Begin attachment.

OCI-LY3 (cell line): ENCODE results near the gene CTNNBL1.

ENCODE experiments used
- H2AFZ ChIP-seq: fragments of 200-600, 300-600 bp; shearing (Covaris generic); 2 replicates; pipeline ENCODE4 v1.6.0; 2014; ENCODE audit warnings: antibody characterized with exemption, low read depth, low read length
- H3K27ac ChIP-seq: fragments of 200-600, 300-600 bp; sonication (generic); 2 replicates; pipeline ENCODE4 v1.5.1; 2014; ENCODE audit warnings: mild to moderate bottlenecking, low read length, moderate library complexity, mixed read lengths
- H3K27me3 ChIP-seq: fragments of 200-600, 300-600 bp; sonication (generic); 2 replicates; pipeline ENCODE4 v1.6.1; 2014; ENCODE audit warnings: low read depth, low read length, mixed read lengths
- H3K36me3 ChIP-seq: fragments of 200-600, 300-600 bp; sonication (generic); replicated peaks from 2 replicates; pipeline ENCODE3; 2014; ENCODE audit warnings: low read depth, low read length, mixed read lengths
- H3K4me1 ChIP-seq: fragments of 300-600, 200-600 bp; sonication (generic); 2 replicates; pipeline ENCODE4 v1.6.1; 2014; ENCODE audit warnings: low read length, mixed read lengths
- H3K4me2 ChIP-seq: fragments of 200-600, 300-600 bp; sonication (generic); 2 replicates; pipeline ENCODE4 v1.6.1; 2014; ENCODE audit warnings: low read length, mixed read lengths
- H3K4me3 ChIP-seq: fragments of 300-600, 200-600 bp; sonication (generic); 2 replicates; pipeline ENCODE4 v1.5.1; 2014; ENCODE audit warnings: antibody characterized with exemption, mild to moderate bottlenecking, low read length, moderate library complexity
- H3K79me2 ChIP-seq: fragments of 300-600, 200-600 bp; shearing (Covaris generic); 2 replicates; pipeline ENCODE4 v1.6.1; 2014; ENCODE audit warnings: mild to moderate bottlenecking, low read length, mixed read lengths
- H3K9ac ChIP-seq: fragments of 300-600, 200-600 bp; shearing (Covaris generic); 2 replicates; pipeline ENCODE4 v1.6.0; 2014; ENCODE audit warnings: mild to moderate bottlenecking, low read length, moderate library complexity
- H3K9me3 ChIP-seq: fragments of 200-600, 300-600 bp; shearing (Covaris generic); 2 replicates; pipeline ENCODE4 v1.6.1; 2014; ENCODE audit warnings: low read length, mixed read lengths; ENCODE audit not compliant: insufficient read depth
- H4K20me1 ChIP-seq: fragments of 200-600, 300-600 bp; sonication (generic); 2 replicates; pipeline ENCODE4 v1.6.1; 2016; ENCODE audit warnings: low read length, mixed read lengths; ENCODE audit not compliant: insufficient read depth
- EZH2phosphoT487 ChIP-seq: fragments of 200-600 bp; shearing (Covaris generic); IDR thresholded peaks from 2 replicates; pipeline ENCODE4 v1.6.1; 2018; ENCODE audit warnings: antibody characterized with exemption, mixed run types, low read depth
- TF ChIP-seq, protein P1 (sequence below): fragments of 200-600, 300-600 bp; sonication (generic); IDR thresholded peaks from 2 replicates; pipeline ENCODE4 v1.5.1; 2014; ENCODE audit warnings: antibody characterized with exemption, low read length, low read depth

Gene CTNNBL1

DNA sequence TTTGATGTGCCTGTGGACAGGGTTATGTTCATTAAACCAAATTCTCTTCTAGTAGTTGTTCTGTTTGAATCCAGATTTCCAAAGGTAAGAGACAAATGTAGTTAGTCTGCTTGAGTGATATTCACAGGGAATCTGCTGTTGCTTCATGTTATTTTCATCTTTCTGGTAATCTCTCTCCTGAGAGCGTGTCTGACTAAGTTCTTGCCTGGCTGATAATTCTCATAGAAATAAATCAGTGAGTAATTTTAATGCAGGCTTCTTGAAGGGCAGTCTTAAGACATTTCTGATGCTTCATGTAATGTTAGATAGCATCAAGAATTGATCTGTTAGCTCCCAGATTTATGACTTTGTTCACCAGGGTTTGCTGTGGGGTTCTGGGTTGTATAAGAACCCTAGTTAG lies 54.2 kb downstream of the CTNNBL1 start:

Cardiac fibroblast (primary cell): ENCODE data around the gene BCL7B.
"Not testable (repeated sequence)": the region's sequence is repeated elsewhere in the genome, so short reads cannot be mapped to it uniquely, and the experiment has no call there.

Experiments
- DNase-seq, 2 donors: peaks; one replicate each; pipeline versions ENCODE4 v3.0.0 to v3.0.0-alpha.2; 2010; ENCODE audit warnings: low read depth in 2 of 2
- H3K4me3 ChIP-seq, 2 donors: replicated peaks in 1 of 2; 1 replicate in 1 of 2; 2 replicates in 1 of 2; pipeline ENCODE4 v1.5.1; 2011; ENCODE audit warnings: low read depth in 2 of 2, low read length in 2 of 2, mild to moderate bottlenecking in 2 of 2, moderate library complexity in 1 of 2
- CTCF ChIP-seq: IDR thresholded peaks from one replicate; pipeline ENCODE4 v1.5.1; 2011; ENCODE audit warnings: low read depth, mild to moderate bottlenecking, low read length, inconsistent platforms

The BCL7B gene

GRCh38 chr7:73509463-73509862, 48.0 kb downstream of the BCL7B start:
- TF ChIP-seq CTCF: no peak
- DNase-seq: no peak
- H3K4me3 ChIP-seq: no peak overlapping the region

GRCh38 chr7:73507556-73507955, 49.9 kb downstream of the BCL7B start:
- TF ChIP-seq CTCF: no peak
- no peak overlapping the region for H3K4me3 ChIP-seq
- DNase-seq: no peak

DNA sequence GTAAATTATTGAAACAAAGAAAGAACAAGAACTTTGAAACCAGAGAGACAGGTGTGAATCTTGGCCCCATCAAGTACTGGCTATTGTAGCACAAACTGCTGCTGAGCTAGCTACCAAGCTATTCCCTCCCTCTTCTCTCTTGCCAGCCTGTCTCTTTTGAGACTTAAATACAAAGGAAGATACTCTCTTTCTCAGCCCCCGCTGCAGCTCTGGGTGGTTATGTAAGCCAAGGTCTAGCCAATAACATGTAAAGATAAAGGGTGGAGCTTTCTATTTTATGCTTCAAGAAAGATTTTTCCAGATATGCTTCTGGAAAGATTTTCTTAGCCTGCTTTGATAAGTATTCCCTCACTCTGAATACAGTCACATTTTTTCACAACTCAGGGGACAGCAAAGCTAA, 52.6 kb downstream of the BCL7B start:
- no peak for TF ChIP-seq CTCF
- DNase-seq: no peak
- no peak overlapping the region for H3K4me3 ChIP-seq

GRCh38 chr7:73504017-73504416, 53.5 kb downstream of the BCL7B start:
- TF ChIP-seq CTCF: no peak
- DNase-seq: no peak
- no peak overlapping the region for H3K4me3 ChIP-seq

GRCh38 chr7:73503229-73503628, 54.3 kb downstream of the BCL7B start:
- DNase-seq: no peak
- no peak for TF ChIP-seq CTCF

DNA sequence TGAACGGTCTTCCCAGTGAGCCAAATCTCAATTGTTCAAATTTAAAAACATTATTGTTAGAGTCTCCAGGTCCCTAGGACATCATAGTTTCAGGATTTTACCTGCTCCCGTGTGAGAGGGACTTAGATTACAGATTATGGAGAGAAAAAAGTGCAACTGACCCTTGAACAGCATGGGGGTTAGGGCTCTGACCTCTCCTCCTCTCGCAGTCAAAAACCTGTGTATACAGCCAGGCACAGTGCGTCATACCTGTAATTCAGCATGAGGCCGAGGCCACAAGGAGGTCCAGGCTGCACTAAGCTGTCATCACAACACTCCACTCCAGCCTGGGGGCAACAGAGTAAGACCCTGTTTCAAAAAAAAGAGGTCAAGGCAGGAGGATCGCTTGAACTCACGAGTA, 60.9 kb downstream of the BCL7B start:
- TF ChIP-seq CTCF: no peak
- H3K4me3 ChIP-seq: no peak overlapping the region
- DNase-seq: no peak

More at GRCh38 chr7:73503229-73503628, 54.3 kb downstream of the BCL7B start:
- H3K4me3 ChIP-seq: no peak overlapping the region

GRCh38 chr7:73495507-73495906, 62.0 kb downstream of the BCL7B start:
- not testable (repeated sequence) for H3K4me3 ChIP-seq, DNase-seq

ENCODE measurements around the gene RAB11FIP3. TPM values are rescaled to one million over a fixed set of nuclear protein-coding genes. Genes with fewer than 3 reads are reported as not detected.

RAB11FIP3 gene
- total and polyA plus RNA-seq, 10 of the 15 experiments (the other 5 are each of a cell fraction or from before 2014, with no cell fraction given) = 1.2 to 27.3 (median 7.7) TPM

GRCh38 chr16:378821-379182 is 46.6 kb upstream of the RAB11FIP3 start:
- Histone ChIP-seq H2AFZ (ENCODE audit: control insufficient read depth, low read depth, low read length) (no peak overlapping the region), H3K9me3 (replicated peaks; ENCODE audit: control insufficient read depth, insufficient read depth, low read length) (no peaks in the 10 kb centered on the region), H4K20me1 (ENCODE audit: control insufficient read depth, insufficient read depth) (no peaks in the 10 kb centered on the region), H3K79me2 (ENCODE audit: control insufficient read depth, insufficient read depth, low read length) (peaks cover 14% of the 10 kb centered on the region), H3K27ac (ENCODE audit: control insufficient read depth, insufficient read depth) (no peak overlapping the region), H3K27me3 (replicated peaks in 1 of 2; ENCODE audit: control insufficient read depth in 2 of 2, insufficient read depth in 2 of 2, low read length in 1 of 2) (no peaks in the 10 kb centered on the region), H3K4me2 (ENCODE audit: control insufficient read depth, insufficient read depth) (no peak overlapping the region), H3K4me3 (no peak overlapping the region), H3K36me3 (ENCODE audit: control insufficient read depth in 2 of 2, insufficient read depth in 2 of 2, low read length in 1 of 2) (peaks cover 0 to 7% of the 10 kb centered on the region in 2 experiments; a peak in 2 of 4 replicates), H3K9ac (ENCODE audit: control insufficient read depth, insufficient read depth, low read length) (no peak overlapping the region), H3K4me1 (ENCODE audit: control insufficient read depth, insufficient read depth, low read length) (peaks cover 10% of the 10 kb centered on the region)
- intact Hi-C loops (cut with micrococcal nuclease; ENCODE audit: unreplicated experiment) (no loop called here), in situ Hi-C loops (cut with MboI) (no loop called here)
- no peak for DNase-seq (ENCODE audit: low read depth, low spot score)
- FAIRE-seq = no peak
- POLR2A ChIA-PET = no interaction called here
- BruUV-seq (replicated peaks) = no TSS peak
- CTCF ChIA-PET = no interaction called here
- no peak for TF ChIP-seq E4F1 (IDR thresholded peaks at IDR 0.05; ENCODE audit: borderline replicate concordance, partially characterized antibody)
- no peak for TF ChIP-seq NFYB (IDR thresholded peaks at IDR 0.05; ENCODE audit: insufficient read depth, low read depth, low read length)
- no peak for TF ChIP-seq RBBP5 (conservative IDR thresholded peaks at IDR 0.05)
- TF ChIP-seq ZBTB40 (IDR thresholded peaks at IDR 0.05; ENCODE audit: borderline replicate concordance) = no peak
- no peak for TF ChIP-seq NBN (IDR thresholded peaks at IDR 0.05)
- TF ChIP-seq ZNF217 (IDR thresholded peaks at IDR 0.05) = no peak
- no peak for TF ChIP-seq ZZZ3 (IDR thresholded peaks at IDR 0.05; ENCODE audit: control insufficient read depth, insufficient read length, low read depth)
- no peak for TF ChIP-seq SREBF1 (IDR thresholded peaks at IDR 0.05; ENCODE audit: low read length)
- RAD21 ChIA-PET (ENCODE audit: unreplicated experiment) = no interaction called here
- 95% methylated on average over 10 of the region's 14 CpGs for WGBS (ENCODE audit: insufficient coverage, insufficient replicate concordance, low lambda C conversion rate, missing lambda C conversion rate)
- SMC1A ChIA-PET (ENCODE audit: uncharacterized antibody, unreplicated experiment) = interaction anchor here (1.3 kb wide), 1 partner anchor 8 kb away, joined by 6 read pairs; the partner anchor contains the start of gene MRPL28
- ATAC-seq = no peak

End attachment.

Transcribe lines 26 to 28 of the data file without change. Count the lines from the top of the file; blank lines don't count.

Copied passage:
- TF ChIP-seq CTCF: no peak
- DNase-seq: no peak
- H3K4me3 ChIP-seq: no peak overlapping the region